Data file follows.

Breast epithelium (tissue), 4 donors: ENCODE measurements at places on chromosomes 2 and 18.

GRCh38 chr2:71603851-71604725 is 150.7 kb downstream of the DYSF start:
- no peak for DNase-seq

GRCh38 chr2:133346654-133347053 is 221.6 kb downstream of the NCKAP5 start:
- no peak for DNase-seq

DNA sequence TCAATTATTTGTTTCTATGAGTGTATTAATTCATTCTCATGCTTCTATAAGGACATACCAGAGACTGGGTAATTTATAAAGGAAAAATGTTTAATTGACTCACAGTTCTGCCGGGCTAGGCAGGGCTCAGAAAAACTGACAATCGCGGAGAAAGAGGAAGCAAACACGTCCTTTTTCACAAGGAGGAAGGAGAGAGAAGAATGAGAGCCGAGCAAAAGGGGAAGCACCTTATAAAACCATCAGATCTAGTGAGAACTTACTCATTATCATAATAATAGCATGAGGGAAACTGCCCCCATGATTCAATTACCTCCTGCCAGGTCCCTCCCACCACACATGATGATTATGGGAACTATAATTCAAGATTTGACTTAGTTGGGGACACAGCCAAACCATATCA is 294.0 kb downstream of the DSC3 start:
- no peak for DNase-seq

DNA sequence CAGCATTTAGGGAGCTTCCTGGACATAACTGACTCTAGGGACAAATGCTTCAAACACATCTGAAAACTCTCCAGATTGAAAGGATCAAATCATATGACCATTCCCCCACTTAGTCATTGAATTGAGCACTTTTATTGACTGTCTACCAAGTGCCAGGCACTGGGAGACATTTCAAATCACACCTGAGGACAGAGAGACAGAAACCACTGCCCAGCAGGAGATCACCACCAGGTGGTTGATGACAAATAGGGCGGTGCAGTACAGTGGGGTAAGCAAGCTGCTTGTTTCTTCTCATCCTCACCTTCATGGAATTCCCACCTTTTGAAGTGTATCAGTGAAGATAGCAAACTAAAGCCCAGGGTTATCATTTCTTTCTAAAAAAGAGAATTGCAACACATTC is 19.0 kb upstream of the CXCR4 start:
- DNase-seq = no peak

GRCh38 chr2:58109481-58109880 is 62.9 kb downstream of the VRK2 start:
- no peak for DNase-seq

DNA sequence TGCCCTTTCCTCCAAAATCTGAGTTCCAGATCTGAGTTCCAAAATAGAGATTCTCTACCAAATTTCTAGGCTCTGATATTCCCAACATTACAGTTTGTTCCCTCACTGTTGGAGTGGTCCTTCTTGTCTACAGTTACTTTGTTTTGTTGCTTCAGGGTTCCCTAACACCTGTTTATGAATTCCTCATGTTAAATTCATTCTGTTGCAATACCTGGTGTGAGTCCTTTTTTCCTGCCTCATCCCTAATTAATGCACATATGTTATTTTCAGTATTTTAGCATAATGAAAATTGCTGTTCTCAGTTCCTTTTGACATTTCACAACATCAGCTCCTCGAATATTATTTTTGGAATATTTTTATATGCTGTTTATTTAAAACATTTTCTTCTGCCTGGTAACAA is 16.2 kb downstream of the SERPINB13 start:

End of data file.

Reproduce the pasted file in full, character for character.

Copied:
Breast epithelium (tissue), 4 donors: ENCODE measurements at places on chromosomes 2 and 18.

GRCh38 chr2:71603851-71604725 is 150.7 kb downstream of the DYSF start:
- no peak for DNase-seq

GRCh38 chr2:133346654-133347053 is 221.6 kb downstream of the NCKAP5 start:
- no peak for DNase-seq

DNA sequence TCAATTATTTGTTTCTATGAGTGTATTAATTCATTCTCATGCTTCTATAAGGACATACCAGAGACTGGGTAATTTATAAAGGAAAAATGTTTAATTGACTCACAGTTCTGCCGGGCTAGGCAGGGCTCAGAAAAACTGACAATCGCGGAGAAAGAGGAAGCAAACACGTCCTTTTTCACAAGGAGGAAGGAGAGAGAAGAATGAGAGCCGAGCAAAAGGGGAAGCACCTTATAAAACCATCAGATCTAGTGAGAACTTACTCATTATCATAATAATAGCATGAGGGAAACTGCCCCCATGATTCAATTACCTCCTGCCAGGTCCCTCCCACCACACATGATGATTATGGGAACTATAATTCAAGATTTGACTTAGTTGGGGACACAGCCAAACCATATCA is 294.0 kb downstream of the DSC3 start:
- no peak for DNase-seq

DNA sequence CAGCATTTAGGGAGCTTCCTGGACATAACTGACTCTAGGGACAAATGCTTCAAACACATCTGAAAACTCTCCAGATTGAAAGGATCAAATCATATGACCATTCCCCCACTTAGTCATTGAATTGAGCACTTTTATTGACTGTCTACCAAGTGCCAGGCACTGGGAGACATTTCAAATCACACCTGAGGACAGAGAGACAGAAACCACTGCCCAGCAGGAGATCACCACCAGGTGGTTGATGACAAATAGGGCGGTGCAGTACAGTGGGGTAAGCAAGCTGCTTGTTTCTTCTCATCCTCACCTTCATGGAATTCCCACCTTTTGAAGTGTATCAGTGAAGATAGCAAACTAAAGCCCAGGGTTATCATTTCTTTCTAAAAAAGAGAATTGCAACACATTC is 19.0 kb upstream of the CXCR4 start:
- DNase-seq = no peak

GRCh38 chr2:58109481-58109880 is 62.9 kb downstream of the VRK2 start:
- no peak for DNase-seq

DNA sequence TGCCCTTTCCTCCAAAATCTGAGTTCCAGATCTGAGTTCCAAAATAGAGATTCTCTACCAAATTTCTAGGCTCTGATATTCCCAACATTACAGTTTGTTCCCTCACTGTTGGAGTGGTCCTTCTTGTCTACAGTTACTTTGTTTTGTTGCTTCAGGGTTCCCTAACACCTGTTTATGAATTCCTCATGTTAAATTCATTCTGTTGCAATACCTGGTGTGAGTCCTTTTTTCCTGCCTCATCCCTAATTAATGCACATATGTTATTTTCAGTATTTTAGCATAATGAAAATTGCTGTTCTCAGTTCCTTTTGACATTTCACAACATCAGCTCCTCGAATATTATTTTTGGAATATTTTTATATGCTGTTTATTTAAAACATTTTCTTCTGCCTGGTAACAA is 16.2 kb downstream of the SERPINB13 start: